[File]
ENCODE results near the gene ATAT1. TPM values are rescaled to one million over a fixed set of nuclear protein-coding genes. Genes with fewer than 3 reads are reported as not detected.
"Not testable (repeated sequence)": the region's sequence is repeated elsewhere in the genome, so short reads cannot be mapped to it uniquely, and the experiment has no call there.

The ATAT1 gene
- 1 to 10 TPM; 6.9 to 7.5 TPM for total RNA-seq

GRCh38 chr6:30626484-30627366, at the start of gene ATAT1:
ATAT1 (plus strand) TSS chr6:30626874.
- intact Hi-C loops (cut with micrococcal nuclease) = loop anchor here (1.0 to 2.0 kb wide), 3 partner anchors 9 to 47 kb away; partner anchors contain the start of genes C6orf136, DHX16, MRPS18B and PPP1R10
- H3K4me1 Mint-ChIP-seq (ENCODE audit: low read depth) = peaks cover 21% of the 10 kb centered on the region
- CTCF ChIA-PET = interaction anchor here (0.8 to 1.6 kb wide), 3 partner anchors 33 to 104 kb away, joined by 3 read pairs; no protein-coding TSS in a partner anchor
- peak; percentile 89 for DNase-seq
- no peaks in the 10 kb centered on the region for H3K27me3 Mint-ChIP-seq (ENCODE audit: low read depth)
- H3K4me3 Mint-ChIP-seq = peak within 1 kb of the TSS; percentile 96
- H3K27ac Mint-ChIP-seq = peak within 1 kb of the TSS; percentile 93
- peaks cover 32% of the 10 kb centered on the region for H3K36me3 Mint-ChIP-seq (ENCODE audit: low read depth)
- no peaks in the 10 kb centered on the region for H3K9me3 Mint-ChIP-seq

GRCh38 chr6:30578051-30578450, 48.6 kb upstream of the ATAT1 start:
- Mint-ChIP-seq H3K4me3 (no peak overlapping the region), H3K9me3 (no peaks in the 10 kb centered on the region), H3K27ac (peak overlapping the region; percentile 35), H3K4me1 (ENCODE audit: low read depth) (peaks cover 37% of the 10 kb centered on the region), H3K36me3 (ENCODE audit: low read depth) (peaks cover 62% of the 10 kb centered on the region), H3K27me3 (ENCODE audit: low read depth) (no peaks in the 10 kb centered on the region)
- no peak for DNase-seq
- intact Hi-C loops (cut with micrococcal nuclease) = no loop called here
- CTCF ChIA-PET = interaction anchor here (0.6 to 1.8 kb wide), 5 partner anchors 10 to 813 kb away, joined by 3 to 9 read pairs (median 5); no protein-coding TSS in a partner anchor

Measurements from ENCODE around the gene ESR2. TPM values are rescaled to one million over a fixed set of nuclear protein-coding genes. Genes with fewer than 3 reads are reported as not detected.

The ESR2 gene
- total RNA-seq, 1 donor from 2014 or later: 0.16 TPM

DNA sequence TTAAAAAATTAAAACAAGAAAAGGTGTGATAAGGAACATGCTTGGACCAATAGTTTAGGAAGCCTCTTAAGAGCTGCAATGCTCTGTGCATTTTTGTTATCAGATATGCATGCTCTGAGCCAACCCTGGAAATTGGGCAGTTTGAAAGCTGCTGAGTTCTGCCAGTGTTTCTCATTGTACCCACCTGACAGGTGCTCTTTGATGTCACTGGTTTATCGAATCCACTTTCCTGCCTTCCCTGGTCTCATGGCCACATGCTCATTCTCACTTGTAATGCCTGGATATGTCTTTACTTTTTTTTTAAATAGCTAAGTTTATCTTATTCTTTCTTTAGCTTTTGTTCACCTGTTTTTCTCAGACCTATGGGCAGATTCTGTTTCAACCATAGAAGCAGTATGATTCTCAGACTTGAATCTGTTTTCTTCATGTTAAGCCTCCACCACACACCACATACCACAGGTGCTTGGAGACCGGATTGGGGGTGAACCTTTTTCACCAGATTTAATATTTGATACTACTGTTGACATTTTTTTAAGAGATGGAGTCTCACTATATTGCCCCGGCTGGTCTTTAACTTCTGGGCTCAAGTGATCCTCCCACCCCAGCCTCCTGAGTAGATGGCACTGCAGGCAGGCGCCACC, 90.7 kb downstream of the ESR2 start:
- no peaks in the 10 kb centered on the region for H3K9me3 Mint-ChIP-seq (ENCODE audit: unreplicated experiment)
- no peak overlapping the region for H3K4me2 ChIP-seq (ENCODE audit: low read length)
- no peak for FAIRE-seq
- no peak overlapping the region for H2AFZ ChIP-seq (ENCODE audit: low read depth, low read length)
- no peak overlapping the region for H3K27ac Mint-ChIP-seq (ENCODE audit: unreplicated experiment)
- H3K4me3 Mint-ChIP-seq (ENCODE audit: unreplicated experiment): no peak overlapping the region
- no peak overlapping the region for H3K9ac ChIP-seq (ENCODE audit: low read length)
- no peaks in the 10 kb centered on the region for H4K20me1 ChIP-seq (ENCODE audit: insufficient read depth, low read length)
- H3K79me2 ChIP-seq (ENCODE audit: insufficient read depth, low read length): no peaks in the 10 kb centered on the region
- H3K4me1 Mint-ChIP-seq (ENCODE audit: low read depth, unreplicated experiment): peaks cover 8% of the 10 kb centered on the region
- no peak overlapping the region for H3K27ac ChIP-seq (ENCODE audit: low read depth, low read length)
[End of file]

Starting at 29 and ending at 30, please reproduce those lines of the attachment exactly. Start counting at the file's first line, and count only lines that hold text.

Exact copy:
- no peak overlapping the region for H3K27ac Mint-ChIP-seq (ENCODE audit: unreplicated experiment)
- H3K4me3 Mint-ChIP-seq (ENCODE audit: unreplicated experiment): no peak overlapping the region